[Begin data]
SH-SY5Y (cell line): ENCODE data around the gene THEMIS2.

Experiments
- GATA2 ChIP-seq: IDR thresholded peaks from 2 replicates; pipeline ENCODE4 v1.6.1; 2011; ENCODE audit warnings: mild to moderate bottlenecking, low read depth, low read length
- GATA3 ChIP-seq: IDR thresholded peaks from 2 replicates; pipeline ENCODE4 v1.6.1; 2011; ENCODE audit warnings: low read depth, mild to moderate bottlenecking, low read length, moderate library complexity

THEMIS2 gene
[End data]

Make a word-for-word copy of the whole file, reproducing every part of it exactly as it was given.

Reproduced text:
SH-SY5Y (cell line): ENCODE data around the gene THEMIS2.

Experiments
- GATA2 ChIP-seq: IDR thresholded peaks from 2 replicates; pipeline ENCODE4 v1.6.1; 2011; ENCODE audit warnings: mild to moderate bottlenecking, low read depth, low read length
- GATA3 ChIP-seq: IDR thresholded peaks from 2 replicates; pipeline ENCODE4 v1.6.1; 2011; ENCODE audit warnings: low read depth, mild to moderate bottlenecking, low read length, moderate library complexity

THEMIS2 gene